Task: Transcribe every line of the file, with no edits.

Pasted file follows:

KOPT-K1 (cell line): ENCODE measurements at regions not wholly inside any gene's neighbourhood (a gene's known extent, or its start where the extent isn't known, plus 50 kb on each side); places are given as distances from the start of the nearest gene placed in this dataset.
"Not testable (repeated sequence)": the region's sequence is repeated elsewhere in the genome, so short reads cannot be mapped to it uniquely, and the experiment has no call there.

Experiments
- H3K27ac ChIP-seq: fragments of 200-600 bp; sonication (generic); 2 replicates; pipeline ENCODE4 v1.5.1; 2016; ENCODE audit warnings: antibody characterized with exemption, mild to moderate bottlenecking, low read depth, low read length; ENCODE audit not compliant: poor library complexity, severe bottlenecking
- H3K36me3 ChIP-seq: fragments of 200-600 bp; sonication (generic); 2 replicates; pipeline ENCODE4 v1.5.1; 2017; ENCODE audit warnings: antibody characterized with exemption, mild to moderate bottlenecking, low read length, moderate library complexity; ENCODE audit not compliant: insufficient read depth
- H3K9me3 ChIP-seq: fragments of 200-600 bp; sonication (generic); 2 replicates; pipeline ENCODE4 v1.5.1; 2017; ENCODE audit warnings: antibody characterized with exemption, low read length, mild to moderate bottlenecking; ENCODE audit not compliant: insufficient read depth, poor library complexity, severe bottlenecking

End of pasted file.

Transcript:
KOPT-K1 (cell line): ENCODE measurements at regions not wholly inside any gene's neighbourhood (a gene's known extent, or its start where the extent isn't known, plus 50 kb on each side); places are given as distances from the start of the nearest gene placed in this dataset.
"Not testable (repeated sequence)": the region's sequence is repeated elsewhere in the genome, so short reads cannot be mapped to it uniquely, and the experiment has no call there.

Experiments
- H3K27ac ChIP-seq: fragments of 200-600 bp; sonication (generic); 2 replicates; pipeline ENCODE4 v1.5.1; 2016; ENCODE audit warnings: antibody characterized with exemption, mild to moderate bottlenecking, low read depth, low read length; ENCODE audit not compliant: poor library complexity, severe bottlenecking
- H3K36me3 ChIP-seq: fragments of 200-600 bp; sonication (generic); 2 replicates; pipeline ENCODE4 v1.5.1; 2017; ENCODE audit warnings: antibody characterized with exemption, mild to moderate bottlenecking, low read length, moderate library complexity; ENCODE audit not compliant: insufficient read depth
- H3K9me3 ChIP-seq: fragments of 200-600 bp; sonication (generic); 2 replicates; pipeline ENCODE4 v1.5.1; 2017; ENCODE audit warnings: antibody characterized with exemption, low read length, mild to moderate bottlenecking; ENCODE audit not compliant: insufficient read depth, poor library complexity, severe bottlenecking